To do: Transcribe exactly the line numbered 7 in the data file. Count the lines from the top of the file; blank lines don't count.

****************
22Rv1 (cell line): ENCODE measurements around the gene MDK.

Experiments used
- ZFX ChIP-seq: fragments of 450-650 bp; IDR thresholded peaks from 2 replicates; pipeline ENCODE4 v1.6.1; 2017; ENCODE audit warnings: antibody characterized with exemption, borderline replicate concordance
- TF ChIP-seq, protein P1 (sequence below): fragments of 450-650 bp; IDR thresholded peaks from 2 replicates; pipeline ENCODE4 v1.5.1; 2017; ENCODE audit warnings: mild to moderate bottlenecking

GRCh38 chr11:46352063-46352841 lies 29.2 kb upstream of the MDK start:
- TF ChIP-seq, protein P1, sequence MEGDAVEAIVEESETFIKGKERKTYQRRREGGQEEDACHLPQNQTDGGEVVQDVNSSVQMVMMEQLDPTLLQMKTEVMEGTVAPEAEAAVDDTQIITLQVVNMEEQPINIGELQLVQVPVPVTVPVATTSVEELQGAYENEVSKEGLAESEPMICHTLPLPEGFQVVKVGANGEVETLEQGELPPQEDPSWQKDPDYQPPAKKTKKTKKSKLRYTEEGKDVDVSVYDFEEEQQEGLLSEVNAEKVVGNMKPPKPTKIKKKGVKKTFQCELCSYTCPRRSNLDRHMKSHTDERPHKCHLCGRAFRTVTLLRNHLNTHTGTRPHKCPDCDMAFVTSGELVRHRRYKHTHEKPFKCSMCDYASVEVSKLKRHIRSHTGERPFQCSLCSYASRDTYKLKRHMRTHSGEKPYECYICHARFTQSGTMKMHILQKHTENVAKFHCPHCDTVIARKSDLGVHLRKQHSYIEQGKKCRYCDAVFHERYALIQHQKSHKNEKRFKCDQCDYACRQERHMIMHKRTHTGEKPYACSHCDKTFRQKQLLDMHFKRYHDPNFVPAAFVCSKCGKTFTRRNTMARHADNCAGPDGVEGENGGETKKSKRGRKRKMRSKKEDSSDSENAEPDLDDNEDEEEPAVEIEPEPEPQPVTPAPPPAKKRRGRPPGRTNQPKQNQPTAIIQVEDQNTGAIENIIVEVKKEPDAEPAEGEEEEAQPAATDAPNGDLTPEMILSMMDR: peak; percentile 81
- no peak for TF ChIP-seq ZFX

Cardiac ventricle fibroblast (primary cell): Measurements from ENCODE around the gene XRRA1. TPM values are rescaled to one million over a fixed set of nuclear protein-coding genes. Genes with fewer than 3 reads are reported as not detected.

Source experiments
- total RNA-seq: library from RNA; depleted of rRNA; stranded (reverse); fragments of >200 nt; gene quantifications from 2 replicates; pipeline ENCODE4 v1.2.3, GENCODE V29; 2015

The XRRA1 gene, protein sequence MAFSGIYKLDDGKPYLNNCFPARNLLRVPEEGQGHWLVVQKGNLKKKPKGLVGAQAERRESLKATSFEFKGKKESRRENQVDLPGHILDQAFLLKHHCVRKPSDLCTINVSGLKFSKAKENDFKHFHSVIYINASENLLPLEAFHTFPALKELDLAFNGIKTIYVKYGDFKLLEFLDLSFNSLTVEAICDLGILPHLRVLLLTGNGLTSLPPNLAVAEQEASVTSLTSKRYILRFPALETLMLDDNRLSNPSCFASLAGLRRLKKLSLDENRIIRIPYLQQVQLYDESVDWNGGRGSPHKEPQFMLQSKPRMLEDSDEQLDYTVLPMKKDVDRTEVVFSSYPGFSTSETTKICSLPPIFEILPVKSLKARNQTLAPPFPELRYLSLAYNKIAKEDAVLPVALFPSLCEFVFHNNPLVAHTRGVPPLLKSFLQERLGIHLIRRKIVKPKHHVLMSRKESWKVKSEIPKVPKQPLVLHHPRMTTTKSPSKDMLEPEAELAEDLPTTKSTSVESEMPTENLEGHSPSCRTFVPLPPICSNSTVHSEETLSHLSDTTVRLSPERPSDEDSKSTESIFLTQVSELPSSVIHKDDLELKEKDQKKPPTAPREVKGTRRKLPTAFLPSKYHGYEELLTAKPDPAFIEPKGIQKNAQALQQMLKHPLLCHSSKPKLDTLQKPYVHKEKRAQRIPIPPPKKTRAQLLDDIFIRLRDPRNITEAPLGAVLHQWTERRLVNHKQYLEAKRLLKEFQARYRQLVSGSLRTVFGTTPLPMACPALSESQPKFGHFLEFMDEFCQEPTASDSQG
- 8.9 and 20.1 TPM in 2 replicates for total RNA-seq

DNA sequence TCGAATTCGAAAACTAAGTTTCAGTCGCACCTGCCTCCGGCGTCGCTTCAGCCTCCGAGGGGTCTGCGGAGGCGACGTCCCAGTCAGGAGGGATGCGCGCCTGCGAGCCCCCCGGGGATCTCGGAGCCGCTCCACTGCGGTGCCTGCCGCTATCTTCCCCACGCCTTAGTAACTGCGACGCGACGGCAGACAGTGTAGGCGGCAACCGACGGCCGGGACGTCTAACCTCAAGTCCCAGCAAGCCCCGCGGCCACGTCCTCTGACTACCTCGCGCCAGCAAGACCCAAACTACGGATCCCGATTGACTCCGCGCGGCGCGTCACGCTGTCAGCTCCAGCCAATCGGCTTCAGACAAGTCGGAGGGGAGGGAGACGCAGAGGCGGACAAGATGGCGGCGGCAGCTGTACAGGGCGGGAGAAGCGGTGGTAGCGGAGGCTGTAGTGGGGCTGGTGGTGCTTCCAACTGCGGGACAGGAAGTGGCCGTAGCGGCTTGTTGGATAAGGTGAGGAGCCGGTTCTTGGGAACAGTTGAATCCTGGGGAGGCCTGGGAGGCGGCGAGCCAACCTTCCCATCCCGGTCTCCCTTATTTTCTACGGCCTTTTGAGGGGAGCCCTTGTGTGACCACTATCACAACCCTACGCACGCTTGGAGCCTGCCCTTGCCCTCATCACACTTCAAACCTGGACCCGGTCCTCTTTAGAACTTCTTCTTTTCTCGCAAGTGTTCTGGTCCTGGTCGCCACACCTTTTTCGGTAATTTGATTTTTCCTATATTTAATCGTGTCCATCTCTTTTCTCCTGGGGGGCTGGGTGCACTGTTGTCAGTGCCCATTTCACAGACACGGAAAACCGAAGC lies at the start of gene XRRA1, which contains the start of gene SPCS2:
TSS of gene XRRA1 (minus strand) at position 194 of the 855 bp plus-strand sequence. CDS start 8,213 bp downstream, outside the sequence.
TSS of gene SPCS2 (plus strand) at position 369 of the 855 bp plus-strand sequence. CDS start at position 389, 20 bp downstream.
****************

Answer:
- no peak for TF ChIP-seq ZFX